Next step to encourage walking and cycling and reduce traffic impact in two National Parks
Working with the New Forest and South Downs National Park Authorities, Hampshire County Council is proposing to set up a formal agreement between all the partners to take forward a programme of initiatives to reduce the impact of traffic in both National Parks.
Funded by a share of a £3.8 million grant from the Department for Transport's Local Sustainable Transport Fund, the programme aims to develop sustainable transport programmes including cutting traffic congestion and lowering carbon emissions.
- The grant awarded to the authorities will enable them to focus on:
- improving key public transport services into the two National Parks;
- making it easy to reach visitor attractions within the parks;
- promoting travel by cycle, bus and rail to and around the parks;
- and managing traffic effectively with the parks, so it does not detract from visitors' experiences.
This will be achieved through a combination of infrastructure improvements, together with the promotion of public transport, walking and cycling. Work will include creating cycle and walking routes to stations, upgrading bus and rail facilities and schemes to increase safety for pedestrians, cyclists and horse riders.
- Funding has already been approved for this year for a number of improvements, including:
- resurfacing the bridleway between Owslebury and Bishops Waltham;
- construction of sections of new cycleway between Petersfield Station and Queen Elizabeth Country Park, together with improved signing for both pedestrians and cyclists;
- replacement of visitor information name plates, and provision of lighting, at stations in the New Forest.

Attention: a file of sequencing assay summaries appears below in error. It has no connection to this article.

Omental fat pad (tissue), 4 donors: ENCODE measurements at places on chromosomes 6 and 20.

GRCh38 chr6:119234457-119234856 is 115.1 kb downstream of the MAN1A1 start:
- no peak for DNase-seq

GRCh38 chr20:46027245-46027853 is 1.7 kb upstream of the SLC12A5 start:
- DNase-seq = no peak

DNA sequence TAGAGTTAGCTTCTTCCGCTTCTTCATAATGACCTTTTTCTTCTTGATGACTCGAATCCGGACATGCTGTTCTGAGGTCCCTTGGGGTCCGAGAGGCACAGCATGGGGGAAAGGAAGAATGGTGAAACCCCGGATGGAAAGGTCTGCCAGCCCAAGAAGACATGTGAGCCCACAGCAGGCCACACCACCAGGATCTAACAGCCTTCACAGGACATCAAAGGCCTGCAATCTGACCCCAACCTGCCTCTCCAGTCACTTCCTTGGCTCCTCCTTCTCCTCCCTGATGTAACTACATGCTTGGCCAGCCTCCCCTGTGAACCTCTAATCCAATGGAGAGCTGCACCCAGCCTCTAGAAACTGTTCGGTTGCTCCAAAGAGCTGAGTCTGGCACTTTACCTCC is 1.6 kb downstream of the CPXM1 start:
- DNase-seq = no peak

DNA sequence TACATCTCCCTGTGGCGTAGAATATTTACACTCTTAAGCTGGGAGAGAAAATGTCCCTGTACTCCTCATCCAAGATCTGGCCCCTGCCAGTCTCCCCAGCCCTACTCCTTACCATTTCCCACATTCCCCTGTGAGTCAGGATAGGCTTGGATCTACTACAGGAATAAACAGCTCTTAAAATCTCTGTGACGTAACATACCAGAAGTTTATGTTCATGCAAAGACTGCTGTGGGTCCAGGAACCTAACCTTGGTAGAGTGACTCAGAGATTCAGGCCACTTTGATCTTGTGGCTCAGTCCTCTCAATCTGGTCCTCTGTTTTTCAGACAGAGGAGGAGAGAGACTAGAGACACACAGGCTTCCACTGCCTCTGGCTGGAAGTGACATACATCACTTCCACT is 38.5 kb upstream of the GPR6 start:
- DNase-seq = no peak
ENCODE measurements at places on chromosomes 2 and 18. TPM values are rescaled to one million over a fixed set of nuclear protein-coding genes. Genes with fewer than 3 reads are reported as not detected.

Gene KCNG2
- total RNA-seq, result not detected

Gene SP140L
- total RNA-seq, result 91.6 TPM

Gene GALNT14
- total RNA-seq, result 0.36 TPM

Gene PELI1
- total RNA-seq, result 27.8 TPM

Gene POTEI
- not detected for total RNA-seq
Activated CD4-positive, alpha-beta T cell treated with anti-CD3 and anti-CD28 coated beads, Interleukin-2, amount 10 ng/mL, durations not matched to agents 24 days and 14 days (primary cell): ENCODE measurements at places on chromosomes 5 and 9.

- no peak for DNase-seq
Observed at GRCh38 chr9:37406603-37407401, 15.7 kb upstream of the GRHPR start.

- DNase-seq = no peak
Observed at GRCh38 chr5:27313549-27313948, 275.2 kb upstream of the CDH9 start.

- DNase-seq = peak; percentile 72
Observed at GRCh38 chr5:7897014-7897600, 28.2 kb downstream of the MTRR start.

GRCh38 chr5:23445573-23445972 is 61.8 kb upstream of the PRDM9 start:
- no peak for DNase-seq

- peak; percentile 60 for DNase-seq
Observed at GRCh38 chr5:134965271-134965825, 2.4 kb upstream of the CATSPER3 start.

In addition a wide range of other improvements are under consideration for the remainder of the programme, such as:
- traffic management schemes for routes in the National Parks' areas that are unsuitable for traffic;
- improved walking and cycling routes;
- improved facilities for visitors to tourist attractions;
- enhancement to railways stations and public transport facilities at gateways to the National Parks.
Councillor Mel Kendal, Deputy Leader and Executive Member for Environment and Transport at Hampshire County Council, said:
"While the County Council is the lead authority for this programme, we will be working in partnership with both the National Park Authorities and neighbouring councils, to develop and implement schemes. The programme aims to reduce the number of vehicles travelling in the National Park areas as well as encouraging more people to use public transport. Hopefully people will get more out of their visit by walking or cycling around these unique and beautiful areas of countryside.
"As part of this work we also want to identify new and innovative ways of reducing the impact of traffic on narrow, rural routes across the New Forest and South Downs areas, so we will be looking at a number of potential sites under this transport objective and working with communities to seek and explore local views."
Julian Johnson, Chairman of the New Forest National Park Authority, said:
"This is a once-in-a-generation funding opportunity. We now have a real chance to make a difference to sustainable transport in the New Forest for the people who live and visit here. We are looking forward to working with communities and organisations to explore ways of reducing the impact of traffic and improvement of transport facilities."
Barry Lipscomb, the South Downs National Park Authority Lead Member for Transport said:
"As the closest National Park to London in the most populous part of the country, it's vital that we enable more people to use public and sustainable transport to get to, and around, the beautiful South Downs National Park. This partnership and funding means we can join up with the local transport authorities to promote and support buses, trains, walking and cycling to both our most welcome visitors and the people who live here."